Yet, today on-chip mechanical oscillators can be manipulated with only a few photons and momentum transfer from lasers can manipulate the mechanical properties of gram-scale mirrors. The relevance of this reasearch covers new approaches to answer fundamental questions about the quantum behaviour of massive objects, applications in quantum information science, and novel methods for sensing of forces and acceleration.
All of this is part of cavity quantum optomechanics [1, 2, 3], where methods from quantum optics are employed to taylor the interaction between light and mechanical resonators. Theory on the subject has been investigated already over a rather long time and soon after the millenium first ground-breaking experiments have been conducted. However, only the last seven years have witnessed experimens that unambiguously demonstrate optomechanics at the quantum level.
A few examples are the demonstration of entanglement between a microwave field and a mechanical resonator , the generation of squeezed mechanical states , and non-classical correlations between single photons and phonons . In this lecture, we will understand the underlying principles of quantum cavity-optomechanical interaction, some of the common methods to measure its effects and examples of broadly used cavity-optomechanical systems.
We will furthermore look exemplarily at a selection of the recent ground-breaking experiments to illustrate solutions and challenges in the field. These lectures will cover methods to perform matterwave interferometry experiments. The students will gain an insight into the complexity of such experiments, such as how to coherently split matterwaves. The second lecture will give a overview of experiments done on atom and molecule matterwave interferometry, while lecture three is focusing on applications of atom and molecule interferometry for metrology and sensing. Lecture 2: Concepts and realization of matter-wave interferometers with atoms and molecules.
Detection of small forces is at heart of many fundamental physics experiments. Here, we are primarily interested in understanding how experiments detecting weak classical forces using mechanical systems can be used to test modifications of quantum mechanics, such as spontaneous collapse models.
These techniques are often regarded as non-interferometric, as opposed to direct tests making use of quantum superposition states. I will introduce the general features of weak force detection experiment, and illustrate the main sources of noise and dissipation in relevant experiments, including and ultrasensitive force microscopy and gravitational wave detectors. Finally, we will discuss the state of the art in testing collapse models using mechanical systems. We will discuss trapping and cooling experiments of optically levitated nanoparticles . We will report on the cooling of all translational motional degrees of freedom of a single trapped silica particle to 1mK simultaneously at vacuum of 10 -5 mbar using a parabolic mirror to form the optical trap.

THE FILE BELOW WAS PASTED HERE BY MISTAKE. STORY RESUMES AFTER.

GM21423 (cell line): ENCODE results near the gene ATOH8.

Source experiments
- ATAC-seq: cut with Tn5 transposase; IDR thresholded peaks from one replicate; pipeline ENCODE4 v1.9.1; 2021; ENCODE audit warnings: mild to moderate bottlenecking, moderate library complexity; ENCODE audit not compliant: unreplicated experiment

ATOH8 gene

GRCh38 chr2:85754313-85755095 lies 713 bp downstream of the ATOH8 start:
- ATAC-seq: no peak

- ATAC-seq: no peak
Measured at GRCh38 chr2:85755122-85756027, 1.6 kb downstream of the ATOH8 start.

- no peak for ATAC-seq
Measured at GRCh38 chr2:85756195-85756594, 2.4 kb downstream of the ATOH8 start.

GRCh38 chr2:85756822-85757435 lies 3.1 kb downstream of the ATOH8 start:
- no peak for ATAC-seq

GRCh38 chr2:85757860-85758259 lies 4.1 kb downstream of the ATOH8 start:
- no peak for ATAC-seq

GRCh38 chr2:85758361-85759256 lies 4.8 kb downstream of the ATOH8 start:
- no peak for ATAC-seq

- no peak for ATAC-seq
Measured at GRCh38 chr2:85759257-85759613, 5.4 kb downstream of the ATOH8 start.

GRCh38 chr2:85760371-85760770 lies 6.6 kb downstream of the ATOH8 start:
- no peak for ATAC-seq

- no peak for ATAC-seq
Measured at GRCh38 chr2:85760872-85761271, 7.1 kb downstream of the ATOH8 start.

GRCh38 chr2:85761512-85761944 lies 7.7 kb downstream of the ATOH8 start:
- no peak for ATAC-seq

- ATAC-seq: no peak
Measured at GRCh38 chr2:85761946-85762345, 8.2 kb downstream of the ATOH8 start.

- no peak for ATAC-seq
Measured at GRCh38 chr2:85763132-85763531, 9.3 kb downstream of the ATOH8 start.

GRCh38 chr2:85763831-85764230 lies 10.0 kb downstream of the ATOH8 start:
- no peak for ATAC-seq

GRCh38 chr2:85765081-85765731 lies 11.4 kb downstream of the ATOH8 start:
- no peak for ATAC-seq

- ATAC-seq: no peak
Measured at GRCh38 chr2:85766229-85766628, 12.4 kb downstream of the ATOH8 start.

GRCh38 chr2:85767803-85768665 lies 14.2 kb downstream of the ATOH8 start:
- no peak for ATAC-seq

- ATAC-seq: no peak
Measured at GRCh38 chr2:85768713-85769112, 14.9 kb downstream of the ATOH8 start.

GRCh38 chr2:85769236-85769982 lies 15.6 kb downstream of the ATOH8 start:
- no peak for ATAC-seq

We will further report on the squeezing of a thermal motional state of the trapped particle by rapid switch of the trap frequency . We will further discuss ideas to experimentally test quantum mechanics by means of collapse models  by both matter-wave interferometry  and non-interferometric methods . While first experimental bounds by non-interferometric tests have been achieved during the last year by a number of different experiments according to non-interferometric experiments , we shall also report on different matterwave interferometry experiments to test the quantum superposition principle directly for 1 million atomic mass unit amu particles.
We will further discuss some ideas to probe the interplay between quantum mechanics and gravitation by levitated optomechanics experiments. One idea is to seek first experimental evidence about the fundamentally quantum or classical nature of gravity by using the torsional motion of a non-spherical trapped particle, while a second idea is to test the effect of the gravity related shift of energy levels of the mechanical harmonic oscillator, which is predicted by semi-classical gravity the so-called Schr dinger-Newton equation .
The idea is to complement topic covered during the first week of this school from the experimental perspective. Feeback Control: taming atoms and nano-drums with electronic feedback. Over last few decades, spectacular sophistication has been achieved in experiments involving macroscopic systems that behave quantum mechanically. These include laser-cooled and trapped atoms, ions and condensates, artificially fabricated mesoscopic quantum circuits, micro and nano-mechanical as well as a myriad of hybrid systems with a mixed combination.
Experimentally, a skeletal structure that guides almost all these experiments is provided by control theory, which explains how to observe fluctuations mostly classical and compensate for it in real time. In this short lecture, I will pick up examples to explain the basics of control theory, as applicable to experiments with quantum systems. In particular, I will talk about how feedback control is used in widely different cases, for experiments pursued in our laboratory, with cold atoms, cavities and graphene resonators.here
The quantum theory of time, the block universe, and human experience
The tutorial problems will mostly consists of understanding few simple op-amp circuits, debugging and interpreting them in the language of feedback control. We will end with a short overview of how these ideas extend to quantum feedback control. These two lectures will deal with the experimental attempts at measuring the Quantum Measure. There have been several attempts at experimentally bounding the Quantum Measure using photons, atoms, NMR among others [2—6]. Recently, it has been measured to be a definite non-zero for the first time .
These lectures will discuss these experiments, the usual difficulties faced in such precision experiments and future experiments which could be attempted in this genre.